Mapping P-wave Azimuthal Anisotropy near the Core-Mantle Boundary using Novel Observations of Core-Diffracted waves PcSdiff

Lead Research Organisation: University College London
Department Name: Earth Sciences


While the Earth's surface marks the boundary between the atmosphere and the solid earth, the core-mantle boundary (CMB) separates the solid mantle from the liquid core, modulating the loss of heat and driving the earth's dynamo and magnetic field.

Constraining seismic anisotropy in the CMB region is challenging. Previous results on S wave anisotropy are subjected to some limitation in geographical sampling, azimuthal coverage or/and proper correction of upper mantle seismic anisotropy, which is not trivial.

None of previous studies, neither in isolation or in combination, regional or global scale, has yielded any estimate of P-wave azimuthal anisotropy in the D'' layer. We do NOT know P wave anisotropy property of ultra-low velocity zones (ULVZs), large low-velocity provinces (LLVPs) or slab graveyards.

We will use novel observations of core-diffracted PcSdiff wave in the radial P wave receiver function stacks to constrain P wave azimuthal anisotropy in the core-mantle boundary, with a particular focus on the regions of possible slab graveyard, ULVZs and the base of LLVPs.

These renewed descriptions of P wave anisotropy models will be used to explore outstanding questions including the rheology or the deformation mechanism, the mantle flow patterns near the core-mantle boundary and the nature of LLVPs and ULVZs.

A series of outstanding questions can be much better addressed with our new seismic observations:

What's the rheology and deformation mechanism operating in the D'' layer?

How did the slab graveyard, LLVPs and ULVZs deform and their anisotropy properties?

Are LLVPs and ULVZs compositional distinctly from the rest of the D'' layer?

Is the deformation accommodated by bridgmanite, post-perovskite or secondary minerals such as ferropericlase and calcium-perovskite?

Is the dislocation creep, responsible for upper mantle seismic anisotropy, operating in the D'' layer?

These unprecedentedly rich observations will provide renewed constraints on fundamental processes relevant to the Earth's interior and evolution.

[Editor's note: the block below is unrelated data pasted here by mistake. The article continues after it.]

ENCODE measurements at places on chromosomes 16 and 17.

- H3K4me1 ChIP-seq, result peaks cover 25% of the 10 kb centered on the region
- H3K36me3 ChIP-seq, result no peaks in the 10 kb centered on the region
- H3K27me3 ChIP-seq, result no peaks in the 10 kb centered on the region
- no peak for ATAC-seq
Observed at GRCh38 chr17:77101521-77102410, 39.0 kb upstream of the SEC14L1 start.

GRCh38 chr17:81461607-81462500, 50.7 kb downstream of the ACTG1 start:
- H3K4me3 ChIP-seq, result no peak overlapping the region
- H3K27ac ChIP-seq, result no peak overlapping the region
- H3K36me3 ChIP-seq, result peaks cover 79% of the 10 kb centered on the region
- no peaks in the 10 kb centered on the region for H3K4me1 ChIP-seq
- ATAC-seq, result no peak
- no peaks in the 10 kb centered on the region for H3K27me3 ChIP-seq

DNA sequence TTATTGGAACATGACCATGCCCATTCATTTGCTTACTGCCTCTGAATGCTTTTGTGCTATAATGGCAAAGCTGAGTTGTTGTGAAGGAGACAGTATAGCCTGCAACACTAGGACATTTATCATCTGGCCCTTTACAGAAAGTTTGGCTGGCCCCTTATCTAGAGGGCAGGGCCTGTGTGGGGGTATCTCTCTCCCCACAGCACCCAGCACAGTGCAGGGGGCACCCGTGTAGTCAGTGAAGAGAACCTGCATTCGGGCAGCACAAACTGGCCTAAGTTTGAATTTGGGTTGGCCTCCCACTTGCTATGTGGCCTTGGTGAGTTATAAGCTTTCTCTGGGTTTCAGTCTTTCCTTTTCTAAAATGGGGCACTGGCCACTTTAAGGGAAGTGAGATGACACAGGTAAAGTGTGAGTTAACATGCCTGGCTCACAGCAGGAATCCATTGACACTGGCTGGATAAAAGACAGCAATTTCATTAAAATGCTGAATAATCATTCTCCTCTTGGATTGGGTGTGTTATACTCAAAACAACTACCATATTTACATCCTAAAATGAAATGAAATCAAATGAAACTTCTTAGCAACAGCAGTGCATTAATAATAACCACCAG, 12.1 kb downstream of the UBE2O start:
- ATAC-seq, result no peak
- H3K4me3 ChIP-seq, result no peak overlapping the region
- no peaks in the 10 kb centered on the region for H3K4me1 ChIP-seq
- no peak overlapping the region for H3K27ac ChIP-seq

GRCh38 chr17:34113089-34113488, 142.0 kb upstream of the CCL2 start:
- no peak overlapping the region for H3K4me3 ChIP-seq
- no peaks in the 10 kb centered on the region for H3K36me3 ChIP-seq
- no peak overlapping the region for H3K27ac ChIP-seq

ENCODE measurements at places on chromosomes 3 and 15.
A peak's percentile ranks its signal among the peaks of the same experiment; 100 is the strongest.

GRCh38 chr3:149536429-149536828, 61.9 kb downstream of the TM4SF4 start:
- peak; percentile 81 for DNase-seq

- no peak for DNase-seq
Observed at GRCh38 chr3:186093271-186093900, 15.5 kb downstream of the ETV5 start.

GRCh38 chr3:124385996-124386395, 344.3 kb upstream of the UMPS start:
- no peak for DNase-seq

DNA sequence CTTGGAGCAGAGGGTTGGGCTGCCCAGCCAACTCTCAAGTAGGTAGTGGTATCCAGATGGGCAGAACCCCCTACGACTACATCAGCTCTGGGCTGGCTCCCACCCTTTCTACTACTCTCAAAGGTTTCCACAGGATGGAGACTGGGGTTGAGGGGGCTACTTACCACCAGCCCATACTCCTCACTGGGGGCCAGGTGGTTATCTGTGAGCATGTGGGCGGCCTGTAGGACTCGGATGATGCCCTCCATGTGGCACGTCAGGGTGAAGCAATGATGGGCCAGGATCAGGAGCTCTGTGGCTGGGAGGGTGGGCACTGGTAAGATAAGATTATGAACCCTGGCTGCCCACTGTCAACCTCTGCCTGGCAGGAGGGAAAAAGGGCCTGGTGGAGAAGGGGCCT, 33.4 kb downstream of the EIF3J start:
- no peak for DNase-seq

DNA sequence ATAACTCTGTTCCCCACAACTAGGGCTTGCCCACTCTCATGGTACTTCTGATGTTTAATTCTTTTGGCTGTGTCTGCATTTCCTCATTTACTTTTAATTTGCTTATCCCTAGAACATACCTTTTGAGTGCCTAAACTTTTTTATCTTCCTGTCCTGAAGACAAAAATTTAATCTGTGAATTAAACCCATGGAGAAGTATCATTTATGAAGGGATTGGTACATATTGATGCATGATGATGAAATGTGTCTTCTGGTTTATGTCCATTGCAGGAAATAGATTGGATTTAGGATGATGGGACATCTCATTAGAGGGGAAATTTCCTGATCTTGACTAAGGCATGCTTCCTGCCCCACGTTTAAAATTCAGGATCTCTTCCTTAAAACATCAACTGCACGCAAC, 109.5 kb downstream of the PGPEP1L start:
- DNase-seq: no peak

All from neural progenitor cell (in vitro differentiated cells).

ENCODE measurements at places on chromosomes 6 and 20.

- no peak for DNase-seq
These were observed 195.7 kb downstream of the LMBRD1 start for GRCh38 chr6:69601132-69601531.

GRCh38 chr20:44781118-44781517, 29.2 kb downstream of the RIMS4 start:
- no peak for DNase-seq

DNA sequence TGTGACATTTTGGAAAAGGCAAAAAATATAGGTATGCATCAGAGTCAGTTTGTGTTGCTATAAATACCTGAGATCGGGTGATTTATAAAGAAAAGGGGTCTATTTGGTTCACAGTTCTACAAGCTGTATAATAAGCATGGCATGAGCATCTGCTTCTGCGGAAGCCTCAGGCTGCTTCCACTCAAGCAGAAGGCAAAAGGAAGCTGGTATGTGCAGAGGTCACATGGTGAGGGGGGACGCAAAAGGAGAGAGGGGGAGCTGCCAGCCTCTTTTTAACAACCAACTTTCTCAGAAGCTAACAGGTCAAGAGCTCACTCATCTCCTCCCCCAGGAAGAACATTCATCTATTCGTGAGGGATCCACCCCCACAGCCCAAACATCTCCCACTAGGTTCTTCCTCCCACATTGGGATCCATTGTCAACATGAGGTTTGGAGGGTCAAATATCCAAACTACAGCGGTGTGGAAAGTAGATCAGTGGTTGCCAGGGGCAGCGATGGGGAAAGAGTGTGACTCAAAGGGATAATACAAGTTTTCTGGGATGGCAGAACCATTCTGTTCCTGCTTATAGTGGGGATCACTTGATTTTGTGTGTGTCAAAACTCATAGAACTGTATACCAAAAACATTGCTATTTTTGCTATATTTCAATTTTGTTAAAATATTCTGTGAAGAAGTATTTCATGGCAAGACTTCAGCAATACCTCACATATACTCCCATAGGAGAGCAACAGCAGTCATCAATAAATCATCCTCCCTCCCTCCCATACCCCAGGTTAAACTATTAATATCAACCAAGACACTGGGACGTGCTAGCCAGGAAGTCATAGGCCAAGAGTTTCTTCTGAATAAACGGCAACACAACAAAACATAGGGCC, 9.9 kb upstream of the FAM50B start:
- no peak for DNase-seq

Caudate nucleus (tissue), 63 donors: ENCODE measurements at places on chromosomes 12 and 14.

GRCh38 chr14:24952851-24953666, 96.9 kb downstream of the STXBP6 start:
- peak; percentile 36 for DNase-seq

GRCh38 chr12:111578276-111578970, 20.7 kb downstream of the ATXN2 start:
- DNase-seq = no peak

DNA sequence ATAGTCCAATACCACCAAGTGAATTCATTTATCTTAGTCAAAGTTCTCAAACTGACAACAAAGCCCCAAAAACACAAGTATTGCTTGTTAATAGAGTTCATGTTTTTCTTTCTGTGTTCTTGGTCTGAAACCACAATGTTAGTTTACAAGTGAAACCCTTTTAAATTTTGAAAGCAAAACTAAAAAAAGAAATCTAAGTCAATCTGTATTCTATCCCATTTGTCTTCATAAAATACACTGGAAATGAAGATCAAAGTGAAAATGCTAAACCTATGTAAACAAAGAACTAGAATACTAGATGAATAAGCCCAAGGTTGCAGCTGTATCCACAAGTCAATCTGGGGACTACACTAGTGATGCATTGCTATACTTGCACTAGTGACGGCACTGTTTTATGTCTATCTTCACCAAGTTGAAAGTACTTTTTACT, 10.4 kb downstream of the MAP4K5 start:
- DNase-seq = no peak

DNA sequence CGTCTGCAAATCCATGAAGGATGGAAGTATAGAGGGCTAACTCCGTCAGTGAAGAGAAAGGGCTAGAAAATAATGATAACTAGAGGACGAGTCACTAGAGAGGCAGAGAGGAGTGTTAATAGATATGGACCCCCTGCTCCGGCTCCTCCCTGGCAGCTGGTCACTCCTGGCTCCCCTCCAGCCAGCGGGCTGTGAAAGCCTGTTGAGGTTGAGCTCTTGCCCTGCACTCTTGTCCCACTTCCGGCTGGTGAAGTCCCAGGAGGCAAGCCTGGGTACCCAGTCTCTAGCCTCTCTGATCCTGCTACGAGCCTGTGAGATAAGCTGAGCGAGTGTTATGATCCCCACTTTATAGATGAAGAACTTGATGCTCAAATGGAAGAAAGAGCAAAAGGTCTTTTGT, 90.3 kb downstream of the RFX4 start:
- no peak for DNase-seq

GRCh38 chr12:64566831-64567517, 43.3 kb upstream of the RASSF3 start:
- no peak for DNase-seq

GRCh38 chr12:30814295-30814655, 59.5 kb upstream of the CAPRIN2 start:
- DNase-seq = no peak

Planned Impact

This is a blue-skies, curiosity-driven research project that aims at using new seismic observations for a comprehensive characterization of P wave seismic anisotropy near the core-mantle boundary, which will provide key information on the dynamics, deformation mechanisms and flow patterns in one of the most mysterious regions in the interior of the Earth. Given the fundamental nature of this project, the main non-academic beneficiaries of this project will be school children, teachers and the wider public. The dynamics of the Earth's interior and its consequences - earthquakes, volcanoes, mountain building - are all topics that greatly interest these users, having a strong potential to help educate and motivate the public for STEM subjects. Ultimately, this project may also benefit the geophysics industry (e.g., hydrocarbon reservoir characterization), as the comprehensive imaging techniques developed in the project may be transferrable to small-scale, industrial applications.

School children, teachers and the wider public will benefit from the project through a higher visibility of geophysics in schools, notably through a revived UCL "Seismology in schools" project. Two-way partnerships between the project's team and school teachers and students will enable students to carry out end-to-end seismic analyses, from ground motion observations to the construction of profiles of mantle's composition. In addition, teachers will be able to refresh their teaching materials and knowledge in geophysics. More generally, the wider public will benefit from building on existing outreach efforts at UCL (e.g., "Build your planet" interactive website and the GeoBus) and from new demonstration materials on the dynamics of the Earth's interior that will be used in regular outreach events and at UCL's Geology festival.

The geophysics industry will benefit from this project by being informed about the project's outputs and new seismic methods developed through regular discussions during the project. This will be enabled by the PI and collaborator's extensive network of contacts and by their involvement in events with industry's participation (e.g., workshops on Big Data and industry's presentations at UCL). The outcomes of the project will be published in a popular science article in a journal accessible to the wide academic and non-academic community, such as the RAS journal 'Astronomy and Geophysics', the AGU Eos newspaper, New Scientist or NERC's Planet Earth magazine for wide-ranging dissemination of the project.